Oakland's Vocal Rush becomes national sensation

Jonathan Bloom Image
ByJonathan Bloom KGO logo
Sunday, May 18, 2014
Oakland School of the Arts' a capella group, Vocal Rush. (Photo courtesy Osa Vocal Rush)
Oakland School of the Arts' a capella group, Vocal Rush. (Photo courtesy Osa Vocal Rush)

OAKLAND, Calif. (KGO) -- One of the Bay Area's own musical success stories is a tenacious group of high schoolers from Oakland. What started as an after school club, has quickly become a national sensation.

They're just an ordinary bunch of high school kids who can really sing.

And they've been doing their thing at sold out concerts and on national television.

What began in a classroom at Oakland School for the Arts is now a phenomenon called Vocal Rush.

"It's all voices, no instruments, not even like a drum or anything," said Oakland School for the Arts senior Sunday Simon.

A cappella music is its own world.

The movie "Pitch Perfect" brought that world front and center. A movie with a real-life connection:

"It's based on my college a cappella group," said Vocal Rush Director Lisa Forkish. She's watched the group take on a life of its own.

"Just a regular Wednesday performing in front of 16,000 people," Forkish said. "Meanwhile, I'm watching sobbing, and 'oh look at them,' and they get offstage and they're like, 'so what do you want to get for lunch?'"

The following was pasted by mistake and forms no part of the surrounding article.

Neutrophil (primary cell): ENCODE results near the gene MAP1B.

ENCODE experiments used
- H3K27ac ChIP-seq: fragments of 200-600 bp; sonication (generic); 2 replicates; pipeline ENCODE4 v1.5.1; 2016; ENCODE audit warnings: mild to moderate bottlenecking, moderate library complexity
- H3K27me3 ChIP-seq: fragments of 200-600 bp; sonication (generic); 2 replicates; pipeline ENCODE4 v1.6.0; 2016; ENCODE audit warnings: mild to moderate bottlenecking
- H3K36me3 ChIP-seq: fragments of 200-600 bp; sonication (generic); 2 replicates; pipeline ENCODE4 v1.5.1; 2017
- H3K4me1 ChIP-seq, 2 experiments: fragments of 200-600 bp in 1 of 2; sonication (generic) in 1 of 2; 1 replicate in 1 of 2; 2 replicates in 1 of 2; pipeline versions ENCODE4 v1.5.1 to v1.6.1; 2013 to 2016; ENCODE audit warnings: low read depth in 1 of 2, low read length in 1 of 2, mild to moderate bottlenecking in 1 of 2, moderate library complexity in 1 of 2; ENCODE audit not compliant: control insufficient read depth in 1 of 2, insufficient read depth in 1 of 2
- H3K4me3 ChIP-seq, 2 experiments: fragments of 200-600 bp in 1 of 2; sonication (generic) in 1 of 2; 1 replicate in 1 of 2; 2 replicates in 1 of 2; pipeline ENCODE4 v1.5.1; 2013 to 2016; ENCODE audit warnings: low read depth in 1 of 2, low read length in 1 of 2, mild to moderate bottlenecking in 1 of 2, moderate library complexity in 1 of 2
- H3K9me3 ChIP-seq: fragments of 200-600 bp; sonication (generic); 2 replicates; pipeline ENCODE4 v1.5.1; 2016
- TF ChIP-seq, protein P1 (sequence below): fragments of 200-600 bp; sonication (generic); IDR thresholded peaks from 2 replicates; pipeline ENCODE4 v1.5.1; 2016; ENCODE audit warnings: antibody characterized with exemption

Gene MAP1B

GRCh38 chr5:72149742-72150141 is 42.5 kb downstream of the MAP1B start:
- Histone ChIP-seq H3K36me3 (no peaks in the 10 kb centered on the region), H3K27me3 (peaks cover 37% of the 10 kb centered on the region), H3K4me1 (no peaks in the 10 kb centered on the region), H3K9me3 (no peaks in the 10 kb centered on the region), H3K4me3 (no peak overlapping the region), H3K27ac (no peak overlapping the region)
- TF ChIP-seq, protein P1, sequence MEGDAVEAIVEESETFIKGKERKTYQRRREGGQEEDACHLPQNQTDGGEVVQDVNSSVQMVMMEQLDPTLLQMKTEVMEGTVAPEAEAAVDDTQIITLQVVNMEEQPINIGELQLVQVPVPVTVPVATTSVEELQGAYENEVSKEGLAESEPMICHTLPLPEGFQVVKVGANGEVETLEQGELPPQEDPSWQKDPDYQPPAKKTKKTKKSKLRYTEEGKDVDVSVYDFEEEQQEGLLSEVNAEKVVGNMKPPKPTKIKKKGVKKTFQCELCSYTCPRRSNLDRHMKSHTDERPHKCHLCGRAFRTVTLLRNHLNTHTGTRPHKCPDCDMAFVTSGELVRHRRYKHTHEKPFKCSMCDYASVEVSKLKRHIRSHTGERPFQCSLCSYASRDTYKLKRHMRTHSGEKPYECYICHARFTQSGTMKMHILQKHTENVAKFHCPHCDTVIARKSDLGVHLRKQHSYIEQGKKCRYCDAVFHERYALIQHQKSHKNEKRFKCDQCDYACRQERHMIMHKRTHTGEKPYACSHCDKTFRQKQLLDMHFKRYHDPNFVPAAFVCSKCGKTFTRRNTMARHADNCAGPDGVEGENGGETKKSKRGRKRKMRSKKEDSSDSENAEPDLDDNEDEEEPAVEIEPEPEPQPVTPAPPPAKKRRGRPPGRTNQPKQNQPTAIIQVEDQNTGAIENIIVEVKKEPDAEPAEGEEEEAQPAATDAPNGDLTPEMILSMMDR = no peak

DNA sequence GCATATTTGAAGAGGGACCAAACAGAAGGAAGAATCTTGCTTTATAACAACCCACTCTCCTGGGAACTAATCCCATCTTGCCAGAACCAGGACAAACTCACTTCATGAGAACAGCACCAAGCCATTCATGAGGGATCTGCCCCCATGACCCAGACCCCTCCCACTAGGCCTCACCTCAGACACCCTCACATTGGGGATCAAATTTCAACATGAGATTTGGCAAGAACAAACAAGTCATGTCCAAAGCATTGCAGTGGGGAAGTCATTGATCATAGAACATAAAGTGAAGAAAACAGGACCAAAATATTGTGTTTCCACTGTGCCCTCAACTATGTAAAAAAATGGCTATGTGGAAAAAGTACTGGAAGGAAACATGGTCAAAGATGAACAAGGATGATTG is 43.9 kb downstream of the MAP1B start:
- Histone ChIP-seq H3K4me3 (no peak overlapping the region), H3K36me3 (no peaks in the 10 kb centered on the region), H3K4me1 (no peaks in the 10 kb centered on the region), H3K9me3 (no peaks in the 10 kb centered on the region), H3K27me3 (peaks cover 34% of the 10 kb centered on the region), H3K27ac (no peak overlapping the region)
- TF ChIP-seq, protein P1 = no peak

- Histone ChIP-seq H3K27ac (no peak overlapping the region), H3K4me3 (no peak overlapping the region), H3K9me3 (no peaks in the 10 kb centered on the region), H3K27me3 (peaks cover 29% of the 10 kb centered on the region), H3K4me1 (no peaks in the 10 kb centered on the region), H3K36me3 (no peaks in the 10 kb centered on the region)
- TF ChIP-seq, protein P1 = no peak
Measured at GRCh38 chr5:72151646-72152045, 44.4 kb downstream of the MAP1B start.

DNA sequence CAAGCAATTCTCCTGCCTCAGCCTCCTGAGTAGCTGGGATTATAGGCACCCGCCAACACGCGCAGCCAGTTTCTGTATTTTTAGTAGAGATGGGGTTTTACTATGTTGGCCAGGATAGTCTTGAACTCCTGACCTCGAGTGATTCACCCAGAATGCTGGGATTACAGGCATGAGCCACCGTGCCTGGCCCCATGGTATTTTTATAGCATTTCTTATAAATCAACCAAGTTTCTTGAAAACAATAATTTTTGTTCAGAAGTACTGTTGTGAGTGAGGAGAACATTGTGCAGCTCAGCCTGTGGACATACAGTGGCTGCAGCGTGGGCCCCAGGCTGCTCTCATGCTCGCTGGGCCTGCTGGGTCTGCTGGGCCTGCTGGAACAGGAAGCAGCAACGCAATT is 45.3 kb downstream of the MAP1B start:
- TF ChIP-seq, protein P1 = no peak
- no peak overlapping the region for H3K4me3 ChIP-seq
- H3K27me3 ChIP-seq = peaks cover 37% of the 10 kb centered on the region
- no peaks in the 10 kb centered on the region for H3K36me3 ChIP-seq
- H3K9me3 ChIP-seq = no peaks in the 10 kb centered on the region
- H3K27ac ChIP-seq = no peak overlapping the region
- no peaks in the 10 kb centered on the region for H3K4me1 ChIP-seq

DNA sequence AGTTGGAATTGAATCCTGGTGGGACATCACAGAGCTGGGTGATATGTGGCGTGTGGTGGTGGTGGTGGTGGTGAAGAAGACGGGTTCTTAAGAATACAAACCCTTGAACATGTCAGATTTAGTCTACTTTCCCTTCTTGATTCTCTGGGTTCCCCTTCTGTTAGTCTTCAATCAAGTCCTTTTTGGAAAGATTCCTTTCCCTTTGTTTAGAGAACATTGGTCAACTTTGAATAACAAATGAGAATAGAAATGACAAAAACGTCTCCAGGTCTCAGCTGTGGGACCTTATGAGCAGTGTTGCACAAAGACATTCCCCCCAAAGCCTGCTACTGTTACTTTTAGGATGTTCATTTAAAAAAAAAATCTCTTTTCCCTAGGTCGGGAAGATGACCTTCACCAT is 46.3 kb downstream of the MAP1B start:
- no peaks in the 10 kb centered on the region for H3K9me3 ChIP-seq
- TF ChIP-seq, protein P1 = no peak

Forkish writes the daunting musical arrangements.

"Words that are total nonsense, rhythms that are just ridiculous, and like eight other bars of other people doing completely different things from you," said sophomore Kyndall Sillanpaa.

Sillanpaa explained what it's like to perform with Vocal Rush, "Find your part, stick with it, but still be able to dance at the same time. And not look scared."

Because it is a high school group, Vocal Rush has to re-invent itself every year. This year, two thirds of the group is graduating, including the last of the original members.

"Yeah, it is bittersweet," said graduating senior Kyana Fanene. "I've been a part of this group since it started."

Fanene spent the last few years as the group's "drummer."

"Vocal percussion is a whole new realm of just, awesomeness," she said.

But with graduation comes opportunity.

"I want to take a cappella to a whole new level in college," Fanene said. "And I want to start my own group."

So does Sunday Simon -- the female bass.

But Forkish knows next year will come with a whole new wave of talent.

"Because of the legacy of the group, students are always gonna step in and fill those shoes," she said.

And Vocal Rush will keep on doing their thing.